1.1 A sad fact: we chose to wait
Already in his groundbreaking Review of 2006, "The Economics of Climate Change", Sir Nicholas Stern pointed out that a moderate and bearable investment in mitigation now would prevent a much heavier investment in adaptation to climate change in the future. This conclusion – with few criticisms – is now widely accepted. Nonetheless, it is a fact: greenhouse gases missions, on a global scale, are on the rise. Therefore, irrationally, we opted for a bigger effort in the future to escape a lesser one now. It is only human.
The accent, thus, is on adaptation: a strategy which is obviously overlapping on - almost synonymous with - risk management. Add to this the fact that changes induced by global warming – as we will see - will impact most knots of societal balance, and we can conclude that “management” and “risk management” are bound to become themselves more and more overlapping perspectives: we truly will have to manage a “risk society”. But, what do we have to adapt to? Or - in other words, but it means exactly the same - what kind of risks do we have to prepare for?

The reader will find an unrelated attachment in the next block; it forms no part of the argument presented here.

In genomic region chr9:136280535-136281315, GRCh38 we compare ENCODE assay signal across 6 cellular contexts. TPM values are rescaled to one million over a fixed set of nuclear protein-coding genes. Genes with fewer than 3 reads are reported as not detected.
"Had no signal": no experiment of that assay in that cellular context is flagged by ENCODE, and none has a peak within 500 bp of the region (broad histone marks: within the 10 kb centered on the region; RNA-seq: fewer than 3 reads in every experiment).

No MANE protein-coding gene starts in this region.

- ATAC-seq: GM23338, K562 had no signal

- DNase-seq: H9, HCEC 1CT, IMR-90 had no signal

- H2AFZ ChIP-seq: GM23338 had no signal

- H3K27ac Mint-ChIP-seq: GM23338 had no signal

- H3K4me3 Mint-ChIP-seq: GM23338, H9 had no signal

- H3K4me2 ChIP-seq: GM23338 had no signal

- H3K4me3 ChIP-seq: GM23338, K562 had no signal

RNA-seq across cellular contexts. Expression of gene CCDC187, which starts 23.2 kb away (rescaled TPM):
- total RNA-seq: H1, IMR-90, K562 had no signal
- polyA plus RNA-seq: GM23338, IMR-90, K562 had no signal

1.2. Mankind and the ecosystem: the unbreakable cycle
More and more extreme weather events await us: almost everyone agrees. But, to what extent do they represent a risk? What chains of consequences do they set in motion? And what about non-extreme but progressive, wide impact, changes in climate patterns? And what if, as some models suggest, the whole climate system is heading to a general abrupt shift – a global and
permanent extreme weather event - in case we reach some tipping points? And, should we consider the fact that the impact of climate change on human society could come through other natural modifications caused by climate change, like ocean acidification and depletion, increase of areas of incidence of diseases, or prehistoric viruses frozen in permafrost waking up? Finally and most importantly, what will be the behaviors that the shifting climate paradigm will induce in human society? Strenghten its determination to mitigate and adapt, or foster conflicts and divisions that will paralyze mankind and leave it incapable of reacting in a united, effective, and coherent way?